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Major League Baseball Owner, Nobel Laureate Among Award Recipients

Ann Weaver Hart

Feb. 7, 2008 – Of the four University of Utah graduates selected to receive the Alumni Association’s 2008 Distinguished Alumni awards, one is a woman currently leading her second U.S. university, one an accomplished scientist and two are highly successful businessmen-one of whom saw his baseball team go to the World Series for the first time this past fall. And the accomplishments of this year’s Honorary Alumnus have raised him to international recognition.

Each year, the Alumni Association celebrates the founding of the University of Utah in 1850 by recognizing four outstanding graduates and an honorary alumnus who represent the best that the University brings to the state, the nation and the world. “Founders Day is really the highlight of the year for the Alumni Association,” says executive director John Ashton. “By honoring these outstanding individuals, we honor the U, which has played an important role in helping them attain excellence.”

This year’s honorees include:

Distinguished Alumnus Award Recipients

David M. Grant BS’54 PhD’57, a distinguished professor of chemistry at the University of Utah, is a pioneer in the use of powerful magnetic devices and a process known as nuclear magnetic resonance (NMR) spectrometry, with special emphasis on the carbon-13 magnetic isotope. A new $14 million NMR center named for him opened on the U of U campus in fall 2006. Grant’s honors include the Distinguished Teaching Award from the U’s department of chemistry, the State of Utah Governor’s Medal for Science and Technology and the Rosenblatt Prize for Excellence, the U’s most prestigious award. In recognition of Grant’s award, the Department of Chemistry is hosting a free public seminar during which Grant will discuss “A Half-Century of Nuclear Magnetic Resonance (NMR) Research and Development – the Ever-Expanding Science, with Special Focus on NMR Crystallography.” Grant will deliver the lecture Wednesday, Feb. 27 in room 2008 of the Henry Eyring (chemistry) Building.

Ann Weaver Hart BS’70 MA’81 PhD’83 was officially installed in March 2007 as Temple University’s first female president. Previously, she served as president of the University of New Hampshire; as provost and vice president for academic affairs at Claremont Graduate University in Claremont, Calif.; and as a professor of educational leadership, dean of the Graduate School, and special assistant to the president at the University of Utah. Hart’s research interests include leadership succession and development, academic freedom and freedom of speech in higher education. Her publications include more than 85 articles and book chapters, as well as five books and edited volumes.

J. Brett Harvey BS’77 is president and CEO of CONSOL Energy, the nation’s largest underground coal mining company. CONSOL is a member of Standard & Poor’s 500 Equity Index and reports annual revenues of $3.7 billion. In the wake of such recent mine disasters as the Sago and Crandall Canyon tragedies, Harvey, a fourth-generation coal miner who hails from Utah, has called on the coal industry to abandon its incremental approach to mine safety improvement and reduce accident rates to zero at every mine in the nation.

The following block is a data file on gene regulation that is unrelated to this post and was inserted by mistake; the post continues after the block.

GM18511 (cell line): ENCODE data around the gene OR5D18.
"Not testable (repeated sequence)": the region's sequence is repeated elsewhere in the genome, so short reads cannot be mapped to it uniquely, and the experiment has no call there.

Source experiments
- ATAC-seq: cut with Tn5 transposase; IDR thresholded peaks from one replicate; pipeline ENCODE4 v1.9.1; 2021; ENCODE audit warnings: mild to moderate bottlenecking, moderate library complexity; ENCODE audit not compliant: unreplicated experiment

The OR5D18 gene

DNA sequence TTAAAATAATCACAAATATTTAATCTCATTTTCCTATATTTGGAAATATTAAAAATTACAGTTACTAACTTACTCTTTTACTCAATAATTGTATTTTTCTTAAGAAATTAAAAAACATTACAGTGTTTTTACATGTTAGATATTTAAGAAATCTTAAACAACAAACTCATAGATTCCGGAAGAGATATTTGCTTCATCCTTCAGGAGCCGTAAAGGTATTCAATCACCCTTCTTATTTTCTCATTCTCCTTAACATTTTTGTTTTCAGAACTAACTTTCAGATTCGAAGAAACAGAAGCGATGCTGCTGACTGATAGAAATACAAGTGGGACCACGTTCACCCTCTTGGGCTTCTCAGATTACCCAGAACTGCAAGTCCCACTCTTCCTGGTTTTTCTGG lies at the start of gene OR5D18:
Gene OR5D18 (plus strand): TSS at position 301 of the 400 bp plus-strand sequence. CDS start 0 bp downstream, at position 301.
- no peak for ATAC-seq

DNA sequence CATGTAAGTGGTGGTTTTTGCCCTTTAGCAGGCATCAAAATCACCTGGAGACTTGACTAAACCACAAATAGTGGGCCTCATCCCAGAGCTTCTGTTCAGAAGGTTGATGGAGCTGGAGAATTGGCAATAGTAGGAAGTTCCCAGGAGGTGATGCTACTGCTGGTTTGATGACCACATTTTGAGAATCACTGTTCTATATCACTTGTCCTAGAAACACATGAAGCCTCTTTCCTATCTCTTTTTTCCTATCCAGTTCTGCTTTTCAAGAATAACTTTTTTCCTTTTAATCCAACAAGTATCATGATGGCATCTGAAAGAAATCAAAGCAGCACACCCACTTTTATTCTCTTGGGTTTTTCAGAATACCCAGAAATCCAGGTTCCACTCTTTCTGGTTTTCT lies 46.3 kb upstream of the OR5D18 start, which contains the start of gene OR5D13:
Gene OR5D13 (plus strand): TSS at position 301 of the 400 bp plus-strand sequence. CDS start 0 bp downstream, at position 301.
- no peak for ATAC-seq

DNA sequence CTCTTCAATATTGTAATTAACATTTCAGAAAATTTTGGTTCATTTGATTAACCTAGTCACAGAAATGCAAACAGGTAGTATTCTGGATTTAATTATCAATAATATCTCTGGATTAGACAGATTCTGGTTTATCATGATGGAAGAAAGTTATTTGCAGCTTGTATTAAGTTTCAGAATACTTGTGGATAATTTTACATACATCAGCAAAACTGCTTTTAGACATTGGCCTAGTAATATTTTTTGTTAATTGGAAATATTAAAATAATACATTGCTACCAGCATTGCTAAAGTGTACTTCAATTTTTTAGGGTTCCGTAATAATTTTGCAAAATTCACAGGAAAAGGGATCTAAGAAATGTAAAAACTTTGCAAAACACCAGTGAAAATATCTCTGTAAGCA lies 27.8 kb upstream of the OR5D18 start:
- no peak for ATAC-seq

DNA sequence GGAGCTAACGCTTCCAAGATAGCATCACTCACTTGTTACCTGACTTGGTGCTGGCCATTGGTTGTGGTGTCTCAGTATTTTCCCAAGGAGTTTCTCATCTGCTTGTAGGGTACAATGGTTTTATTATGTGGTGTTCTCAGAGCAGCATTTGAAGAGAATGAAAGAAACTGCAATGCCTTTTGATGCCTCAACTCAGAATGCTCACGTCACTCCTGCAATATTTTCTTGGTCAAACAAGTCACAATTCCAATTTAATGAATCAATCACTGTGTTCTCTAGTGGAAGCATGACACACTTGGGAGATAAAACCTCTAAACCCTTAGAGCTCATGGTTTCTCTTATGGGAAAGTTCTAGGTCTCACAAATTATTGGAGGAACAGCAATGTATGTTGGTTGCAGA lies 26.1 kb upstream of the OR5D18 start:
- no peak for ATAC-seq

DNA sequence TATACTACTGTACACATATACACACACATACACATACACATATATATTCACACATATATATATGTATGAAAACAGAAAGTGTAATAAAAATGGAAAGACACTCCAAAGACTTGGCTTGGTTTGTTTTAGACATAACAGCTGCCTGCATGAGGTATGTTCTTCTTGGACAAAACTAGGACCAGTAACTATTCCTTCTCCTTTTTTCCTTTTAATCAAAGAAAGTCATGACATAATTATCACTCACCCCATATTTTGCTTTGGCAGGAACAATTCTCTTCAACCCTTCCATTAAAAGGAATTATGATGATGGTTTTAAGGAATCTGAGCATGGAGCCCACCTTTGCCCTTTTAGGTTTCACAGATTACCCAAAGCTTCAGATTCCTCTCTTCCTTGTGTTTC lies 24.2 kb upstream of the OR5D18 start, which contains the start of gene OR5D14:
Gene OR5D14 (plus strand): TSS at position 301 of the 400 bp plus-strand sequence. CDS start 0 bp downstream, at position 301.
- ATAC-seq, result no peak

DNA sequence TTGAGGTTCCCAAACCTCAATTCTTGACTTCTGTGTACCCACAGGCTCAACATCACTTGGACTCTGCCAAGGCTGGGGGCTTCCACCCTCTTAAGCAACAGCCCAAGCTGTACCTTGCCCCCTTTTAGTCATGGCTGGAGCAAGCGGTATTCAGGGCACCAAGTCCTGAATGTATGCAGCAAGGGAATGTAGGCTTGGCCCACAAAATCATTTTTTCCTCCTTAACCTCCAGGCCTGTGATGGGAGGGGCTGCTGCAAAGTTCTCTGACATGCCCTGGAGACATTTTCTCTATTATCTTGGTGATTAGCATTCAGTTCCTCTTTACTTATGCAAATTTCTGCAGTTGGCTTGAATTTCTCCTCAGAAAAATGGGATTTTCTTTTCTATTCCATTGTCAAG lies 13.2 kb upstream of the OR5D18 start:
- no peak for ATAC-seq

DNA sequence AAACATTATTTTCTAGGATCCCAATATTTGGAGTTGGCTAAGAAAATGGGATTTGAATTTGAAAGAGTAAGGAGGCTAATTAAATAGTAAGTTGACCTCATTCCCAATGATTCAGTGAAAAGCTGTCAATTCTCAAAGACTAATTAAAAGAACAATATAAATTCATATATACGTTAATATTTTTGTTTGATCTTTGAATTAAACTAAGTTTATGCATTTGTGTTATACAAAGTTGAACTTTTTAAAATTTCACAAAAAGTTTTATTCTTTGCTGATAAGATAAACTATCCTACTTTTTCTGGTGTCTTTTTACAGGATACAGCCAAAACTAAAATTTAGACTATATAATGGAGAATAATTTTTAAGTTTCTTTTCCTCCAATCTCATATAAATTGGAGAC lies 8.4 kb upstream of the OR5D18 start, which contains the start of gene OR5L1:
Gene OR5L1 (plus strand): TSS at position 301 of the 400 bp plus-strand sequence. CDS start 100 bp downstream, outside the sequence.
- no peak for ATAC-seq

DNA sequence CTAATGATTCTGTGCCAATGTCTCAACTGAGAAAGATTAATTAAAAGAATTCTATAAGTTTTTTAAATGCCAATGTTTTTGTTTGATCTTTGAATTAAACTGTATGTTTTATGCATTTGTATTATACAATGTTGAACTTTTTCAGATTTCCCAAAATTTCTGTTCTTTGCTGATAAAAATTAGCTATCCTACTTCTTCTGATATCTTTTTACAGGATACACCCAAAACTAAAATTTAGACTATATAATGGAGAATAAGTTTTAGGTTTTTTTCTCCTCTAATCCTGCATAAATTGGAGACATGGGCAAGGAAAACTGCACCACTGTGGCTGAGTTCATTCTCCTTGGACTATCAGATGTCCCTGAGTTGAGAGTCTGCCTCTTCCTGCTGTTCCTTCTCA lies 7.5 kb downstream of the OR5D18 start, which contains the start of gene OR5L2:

Charlie Monfort BS’82, former president of ConAgra Refrigerated Foods International, is chairman and CEO of the Colorado Rockies baseball team, which made it to the World Series for the first time in fall 2007. Previously, Monfort was president of Monfort International Sales Corp., a major exporter of beef to Japan and the European Communities (now Union), eventually expanding to other parts of the world. He has been a loyal supporter of the U, hosting a number of alumni events at Coors Field in Colorado. Also a generous philanthropist, in 2004 the Monfort Family Foundation contributed $10 million to The Children’s Hospital in Aurora, Colo. to help build a new medical facility there.

Honorary Alumnus Award Recipient

Mario R. Capecchi BS’61 (Antioch College), PhD’67 (Harvard University), distinguished professor of human genetics and biology at The University of Utah and a Howard Hughes Medical Institute investigator, received the 2007 Nobel Prize in Physiology or Medicine, sharing it with two other researchers. Capecchi pioneered gene targeting in mice, which has revolutionized mammalian biology and benefited all fields of biomedicine. A member of both the National Academy of Sciences and the European Academy of Sciences, Capecchi has previously been recognized with other prestigious honors, including the Kyoto Prize in Basic Sciences (1996), the Lasker Award for Basic Medical Research (2001) and the National Medal of Science (2001). On the faculty at The University of Utah since 1973, Capecchi credits the U with providing a collaborative, creative environment that encourages the highest level of research.

The 2008 Founders Day honorees will be recognized at the University of Utah Alumni Association’s annual Founders Day banquet, February 27 at Little America Hotel. Last year’s event drew more than 500 guests, including prominent individuals from throughout the local and regional communities. The 2008 celebration will include a reception, followed by a banquet, an address by U of U President Michael K. Young, a video profiling each recipient and the awards presentation. A range of sponsorships are still available (contact Carly Foley for more information). Event attendance is $100 per person (contact Mary Thiriot).